By Michelle Harner, University of Maryland Francis King Carey School of Law
When a company is worth more as a going concern than on a liquidation basis, what creates that additional value? Is it the people, management decisions, the simple synergies of the operating business, or some combination of these types of soft variables? And perhaps more importantly, who owns or has an interest in such soft variables? These questions are important in all contexts, but hold particular significance in corporate reorganizations where a company’s liabilities frequently exceed the value of its assets. The value available to satisfy creditors’ claims is limited, and determining the parties’ respective rights to that value is often hotly contested and critical to an effective resolution. My article, The Value of Soft Variables in Corporate Reorganizations, 2015 Ill. L. Rev. ___ (forthcoming), explores these questions under existing legal doctrine and practice norms.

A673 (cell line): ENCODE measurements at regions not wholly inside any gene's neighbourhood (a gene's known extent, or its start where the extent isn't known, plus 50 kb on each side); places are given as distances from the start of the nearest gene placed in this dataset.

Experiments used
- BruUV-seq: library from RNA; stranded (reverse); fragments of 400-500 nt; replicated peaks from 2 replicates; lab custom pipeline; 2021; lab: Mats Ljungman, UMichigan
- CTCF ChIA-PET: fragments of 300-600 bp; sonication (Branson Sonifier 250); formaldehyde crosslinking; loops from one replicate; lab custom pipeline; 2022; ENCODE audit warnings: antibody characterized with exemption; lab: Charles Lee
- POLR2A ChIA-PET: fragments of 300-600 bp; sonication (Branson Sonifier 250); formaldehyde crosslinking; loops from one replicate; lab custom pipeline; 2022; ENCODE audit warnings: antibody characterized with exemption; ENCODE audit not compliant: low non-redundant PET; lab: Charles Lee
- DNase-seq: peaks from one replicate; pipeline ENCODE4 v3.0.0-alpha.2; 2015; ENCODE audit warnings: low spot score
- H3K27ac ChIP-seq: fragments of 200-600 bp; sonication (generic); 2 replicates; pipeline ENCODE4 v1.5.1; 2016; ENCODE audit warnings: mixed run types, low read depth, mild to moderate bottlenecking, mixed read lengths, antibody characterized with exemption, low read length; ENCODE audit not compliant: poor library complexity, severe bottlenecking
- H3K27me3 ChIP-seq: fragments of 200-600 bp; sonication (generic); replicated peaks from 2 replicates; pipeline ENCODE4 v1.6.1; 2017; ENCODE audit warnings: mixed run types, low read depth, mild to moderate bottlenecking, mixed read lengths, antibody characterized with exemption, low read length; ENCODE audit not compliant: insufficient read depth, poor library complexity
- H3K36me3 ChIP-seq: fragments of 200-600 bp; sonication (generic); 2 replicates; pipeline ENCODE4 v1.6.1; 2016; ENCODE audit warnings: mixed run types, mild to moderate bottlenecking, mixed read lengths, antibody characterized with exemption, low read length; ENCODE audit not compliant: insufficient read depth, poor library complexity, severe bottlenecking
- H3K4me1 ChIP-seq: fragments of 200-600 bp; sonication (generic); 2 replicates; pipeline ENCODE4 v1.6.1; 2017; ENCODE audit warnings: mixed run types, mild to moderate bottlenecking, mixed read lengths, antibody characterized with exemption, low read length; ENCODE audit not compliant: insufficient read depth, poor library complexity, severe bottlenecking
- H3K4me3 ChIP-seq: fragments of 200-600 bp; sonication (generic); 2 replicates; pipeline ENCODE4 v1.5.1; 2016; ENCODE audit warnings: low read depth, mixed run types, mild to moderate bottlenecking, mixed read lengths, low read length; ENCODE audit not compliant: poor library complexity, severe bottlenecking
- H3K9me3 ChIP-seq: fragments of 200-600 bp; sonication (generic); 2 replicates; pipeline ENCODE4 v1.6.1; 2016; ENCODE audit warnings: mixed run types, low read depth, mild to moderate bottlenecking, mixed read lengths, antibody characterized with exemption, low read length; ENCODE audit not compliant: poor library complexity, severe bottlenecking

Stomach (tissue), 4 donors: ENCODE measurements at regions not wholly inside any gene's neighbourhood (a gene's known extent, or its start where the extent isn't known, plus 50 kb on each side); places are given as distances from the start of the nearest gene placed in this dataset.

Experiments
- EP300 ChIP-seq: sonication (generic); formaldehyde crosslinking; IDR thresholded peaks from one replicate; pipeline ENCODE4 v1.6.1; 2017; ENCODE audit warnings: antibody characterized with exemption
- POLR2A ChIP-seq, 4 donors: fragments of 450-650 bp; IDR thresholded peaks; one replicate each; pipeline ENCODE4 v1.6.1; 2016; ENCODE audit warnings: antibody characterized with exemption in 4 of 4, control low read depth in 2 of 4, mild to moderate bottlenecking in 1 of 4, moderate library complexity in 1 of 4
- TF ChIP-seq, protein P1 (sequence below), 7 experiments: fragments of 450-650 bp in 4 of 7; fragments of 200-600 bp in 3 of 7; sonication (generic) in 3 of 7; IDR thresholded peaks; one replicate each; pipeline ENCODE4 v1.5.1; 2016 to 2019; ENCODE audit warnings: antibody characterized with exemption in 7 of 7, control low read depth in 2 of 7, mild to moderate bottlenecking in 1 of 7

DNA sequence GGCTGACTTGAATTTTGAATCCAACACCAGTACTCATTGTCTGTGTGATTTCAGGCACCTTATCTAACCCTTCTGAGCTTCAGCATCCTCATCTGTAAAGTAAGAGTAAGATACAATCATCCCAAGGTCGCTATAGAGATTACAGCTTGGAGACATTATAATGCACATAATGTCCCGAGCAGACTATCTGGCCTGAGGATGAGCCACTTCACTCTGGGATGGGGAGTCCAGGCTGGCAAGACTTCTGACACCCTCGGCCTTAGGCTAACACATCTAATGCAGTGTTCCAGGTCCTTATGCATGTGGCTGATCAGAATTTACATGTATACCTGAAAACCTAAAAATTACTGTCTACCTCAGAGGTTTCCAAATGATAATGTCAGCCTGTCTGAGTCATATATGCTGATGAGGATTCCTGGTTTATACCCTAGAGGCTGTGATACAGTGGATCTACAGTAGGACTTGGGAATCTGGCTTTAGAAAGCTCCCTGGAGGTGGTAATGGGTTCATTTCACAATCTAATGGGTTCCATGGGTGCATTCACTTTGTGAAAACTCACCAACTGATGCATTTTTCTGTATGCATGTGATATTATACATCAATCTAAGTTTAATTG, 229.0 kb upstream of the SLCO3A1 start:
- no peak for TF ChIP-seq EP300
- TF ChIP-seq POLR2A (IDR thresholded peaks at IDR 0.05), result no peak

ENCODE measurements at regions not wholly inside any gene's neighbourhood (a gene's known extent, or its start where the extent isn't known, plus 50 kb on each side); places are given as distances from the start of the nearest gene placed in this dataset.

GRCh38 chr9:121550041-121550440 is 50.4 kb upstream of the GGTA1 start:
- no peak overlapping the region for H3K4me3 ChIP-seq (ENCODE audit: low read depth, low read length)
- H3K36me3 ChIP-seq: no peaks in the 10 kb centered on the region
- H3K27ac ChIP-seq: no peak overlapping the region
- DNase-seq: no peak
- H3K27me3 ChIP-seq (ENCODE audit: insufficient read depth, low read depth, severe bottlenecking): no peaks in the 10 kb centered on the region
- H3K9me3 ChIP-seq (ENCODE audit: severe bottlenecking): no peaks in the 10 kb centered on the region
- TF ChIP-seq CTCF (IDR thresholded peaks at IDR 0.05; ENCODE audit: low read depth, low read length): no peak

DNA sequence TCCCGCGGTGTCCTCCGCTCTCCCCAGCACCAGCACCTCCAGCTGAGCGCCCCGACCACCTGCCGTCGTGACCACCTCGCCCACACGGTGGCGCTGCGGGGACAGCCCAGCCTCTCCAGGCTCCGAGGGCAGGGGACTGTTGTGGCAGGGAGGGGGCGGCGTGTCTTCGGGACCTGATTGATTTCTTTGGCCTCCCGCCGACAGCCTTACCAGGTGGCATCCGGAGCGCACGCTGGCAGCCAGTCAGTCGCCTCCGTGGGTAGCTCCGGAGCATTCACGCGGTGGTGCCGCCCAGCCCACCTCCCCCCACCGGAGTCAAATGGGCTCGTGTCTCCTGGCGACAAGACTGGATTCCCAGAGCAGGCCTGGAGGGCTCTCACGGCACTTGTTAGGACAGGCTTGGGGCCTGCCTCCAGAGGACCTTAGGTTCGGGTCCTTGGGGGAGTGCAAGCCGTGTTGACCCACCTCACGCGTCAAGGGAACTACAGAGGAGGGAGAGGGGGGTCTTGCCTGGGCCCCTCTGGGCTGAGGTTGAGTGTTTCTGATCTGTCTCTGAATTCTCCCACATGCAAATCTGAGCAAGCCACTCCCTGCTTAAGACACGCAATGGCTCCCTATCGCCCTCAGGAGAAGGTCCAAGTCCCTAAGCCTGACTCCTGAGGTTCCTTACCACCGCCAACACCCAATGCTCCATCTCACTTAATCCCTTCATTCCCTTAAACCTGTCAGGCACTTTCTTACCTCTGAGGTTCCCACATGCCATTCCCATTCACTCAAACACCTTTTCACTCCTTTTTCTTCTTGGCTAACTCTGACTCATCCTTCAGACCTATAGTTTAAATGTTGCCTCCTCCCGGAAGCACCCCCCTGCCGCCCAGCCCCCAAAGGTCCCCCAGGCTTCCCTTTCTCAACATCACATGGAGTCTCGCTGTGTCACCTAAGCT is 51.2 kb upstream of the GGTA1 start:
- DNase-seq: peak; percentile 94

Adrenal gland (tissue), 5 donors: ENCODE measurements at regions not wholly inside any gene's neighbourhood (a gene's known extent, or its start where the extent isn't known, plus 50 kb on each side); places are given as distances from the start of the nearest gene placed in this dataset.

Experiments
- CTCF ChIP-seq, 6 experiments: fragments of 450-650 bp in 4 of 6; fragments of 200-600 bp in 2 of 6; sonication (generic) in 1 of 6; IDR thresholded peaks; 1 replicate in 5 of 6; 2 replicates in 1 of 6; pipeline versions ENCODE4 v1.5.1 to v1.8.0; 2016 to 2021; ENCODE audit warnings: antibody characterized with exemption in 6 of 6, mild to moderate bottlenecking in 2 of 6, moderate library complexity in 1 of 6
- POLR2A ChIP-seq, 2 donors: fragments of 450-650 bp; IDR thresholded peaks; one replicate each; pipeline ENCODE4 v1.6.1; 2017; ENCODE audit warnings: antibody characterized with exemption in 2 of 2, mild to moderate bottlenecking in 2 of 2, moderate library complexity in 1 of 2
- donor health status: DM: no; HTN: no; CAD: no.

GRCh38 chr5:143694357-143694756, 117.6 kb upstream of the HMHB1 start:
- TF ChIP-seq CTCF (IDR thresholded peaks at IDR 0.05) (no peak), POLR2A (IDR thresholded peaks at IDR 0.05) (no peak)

The basic thesis of the article is that soft variables contribute meaningful value to the operation of a company as a going concern but are often overlooked or undervalued in corporate reorganizations. Ignoring soft variables not only does a disservice to those working hardest to save the company but also arguably steals value from the company and those constituencies. If a company’s soft variables do not hold such value, it may indicate that a chapter 7 liquidation is the more appropriate resolution for the company. But if the company invokes the chapter 11 process and the resolution generates value above liquidation or book value, the court and the parties should identify the relevant soft variables and allocate value accordingly.